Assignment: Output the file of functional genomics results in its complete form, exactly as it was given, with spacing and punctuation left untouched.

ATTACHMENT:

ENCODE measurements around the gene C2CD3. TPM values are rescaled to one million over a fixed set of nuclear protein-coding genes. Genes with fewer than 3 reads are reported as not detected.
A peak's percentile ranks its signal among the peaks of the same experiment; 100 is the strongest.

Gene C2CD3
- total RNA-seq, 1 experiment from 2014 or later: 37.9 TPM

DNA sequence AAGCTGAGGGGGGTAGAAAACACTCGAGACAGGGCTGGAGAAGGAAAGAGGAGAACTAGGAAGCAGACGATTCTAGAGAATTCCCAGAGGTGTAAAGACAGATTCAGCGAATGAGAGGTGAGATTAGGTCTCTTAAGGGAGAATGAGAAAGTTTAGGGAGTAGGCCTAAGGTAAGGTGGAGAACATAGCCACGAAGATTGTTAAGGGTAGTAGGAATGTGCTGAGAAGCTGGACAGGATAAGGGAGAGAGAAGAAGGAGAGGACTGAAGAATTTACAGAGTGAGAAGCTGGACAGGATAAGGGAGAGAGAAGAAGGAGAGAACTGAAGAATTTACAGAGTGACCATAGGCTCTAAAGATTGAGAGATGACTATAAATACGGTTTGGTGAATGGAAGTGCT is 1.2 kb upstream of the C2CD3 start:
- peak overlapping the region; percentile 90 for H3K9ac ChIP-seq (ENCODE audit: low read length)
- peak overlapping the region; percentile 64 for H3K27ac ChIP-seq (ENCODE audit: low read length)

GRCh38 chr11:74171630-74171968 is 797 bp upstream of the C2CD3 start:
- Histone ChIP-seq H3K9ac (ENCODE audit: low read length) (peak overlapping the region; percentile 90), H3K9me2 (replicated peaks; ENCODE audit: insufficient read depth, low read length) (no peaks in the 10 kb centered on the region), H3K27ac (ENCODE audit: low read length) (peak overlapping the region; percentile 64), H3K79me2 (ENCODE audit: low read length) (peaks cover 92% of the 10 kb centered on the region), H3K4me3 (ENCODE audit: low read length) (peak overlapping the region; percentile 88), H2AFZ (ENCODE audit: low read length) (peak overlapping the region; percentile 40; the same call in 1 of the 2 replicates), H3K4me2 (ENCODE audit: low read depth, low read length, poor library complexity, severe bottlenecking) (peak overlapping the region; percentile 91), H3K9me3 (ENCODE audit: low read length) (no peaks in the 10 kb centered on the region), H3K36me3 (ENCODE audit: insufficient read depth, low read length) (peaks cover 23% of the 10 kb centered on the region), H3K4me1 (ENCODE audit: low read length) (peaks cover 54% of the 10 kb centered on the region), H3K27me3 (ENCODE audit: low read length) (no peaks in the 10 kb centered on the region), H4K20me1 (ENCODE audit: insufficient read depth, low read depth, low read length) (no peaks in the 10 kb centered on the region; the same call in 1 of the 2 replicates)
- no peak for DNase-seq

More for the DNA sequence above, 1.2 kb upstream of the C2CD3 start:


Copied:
ENCODE measurements around the gene C2CD3. TPM values are rescaled to one million over a fixed set of nuclear protein-coding genes. Genes with fewer than 3 reads are reported as not detected.
A peak's percentile ranks its signal among the peaks of the same experiment; 100 is the strongest.

Gene C2CD3
- total RNA-seq, 1 experiment from 2014 or later: 37.9 TPM

DNA sequence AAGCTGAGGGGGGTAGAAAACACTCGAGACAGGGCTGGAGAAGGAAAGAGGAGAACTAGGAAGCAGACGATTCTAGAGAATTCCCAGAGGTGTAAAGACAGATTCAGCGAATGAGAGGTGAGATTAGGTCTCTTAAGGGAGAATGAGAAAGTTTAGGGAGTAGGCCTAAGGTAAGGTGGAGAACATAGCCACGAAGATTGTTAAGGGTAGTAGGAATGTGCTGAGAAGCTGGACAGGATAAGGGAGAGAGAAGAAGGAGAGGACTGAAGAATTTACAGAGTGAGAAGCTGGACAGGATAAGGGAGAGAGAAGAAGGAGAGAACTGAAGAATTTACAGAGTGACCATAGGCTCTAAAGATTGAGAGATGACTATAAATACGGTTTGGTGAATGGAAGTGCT is 1.2 kb upstream of the C2CD3 start:
- peak overlapping the region; percentile 90 for H3K9ac ChIP-seq (ENCODE audit: low read length)
- peak overlapping the region; percentile 64 for H3K27ac ChIP-seq (ENCODE audit: low read length)

GRCh38 chr11:74171630-74171968 is 797 bp upstream of the C2CD3 start:
- Histone ChIP-seq H3K9ac (ENCODE audit: low read length) (peak overlapping the region; percentile 90), H3K9me2 (replicated peaks; ENCODE audit: insufficient read depth, low read length) (no peaks in the 10 kb centered on the region), H3K27ac (ENCODE audit: low read length) (peak overlapping the region; percentile 64), H3K79me2 (ENCODE audit: low read length) (peaks cover 92% of the 10 kb centered on the region), H3K4me3 (ENCODE audit: low read length) (peak overlapping the region; percentile 88), H2AFZ (ENCODE audit: low read length) (peak overlapping the region; percentile 40; the same call in 1 of the 2 replicates), H3K4me2 (ENCODE audit: low read depth, low read length, poor library complexity, severe bottlenecking) (peak overlapping the region; percentile 91), H3K9me3 (ENCODE audit: low read length) (no peaks in the 10 kb centered on the region), H3K36me3 (ENCODE audit: insufficient read depth, low read length) (peaks cover 23% of the 10 kb centered on the region), H3K4me1 (ENCODE audit: low read length) (peaks cover 54% of the 10 kb centered on the region), H3K27me3 (ENCODE audit: low read length) (no peaks in the 10 kb centered on the region), H4K20me1 (ENCODE audit: insufficient read depth, low read depth, low read length) (no peaks in the 10 kb centered on the region; the same call in 1 of the 2 replicates)
- no peak for DNase-seq

More for the DNA sequence above, 1.2 kb upstream of the C2CD3 start: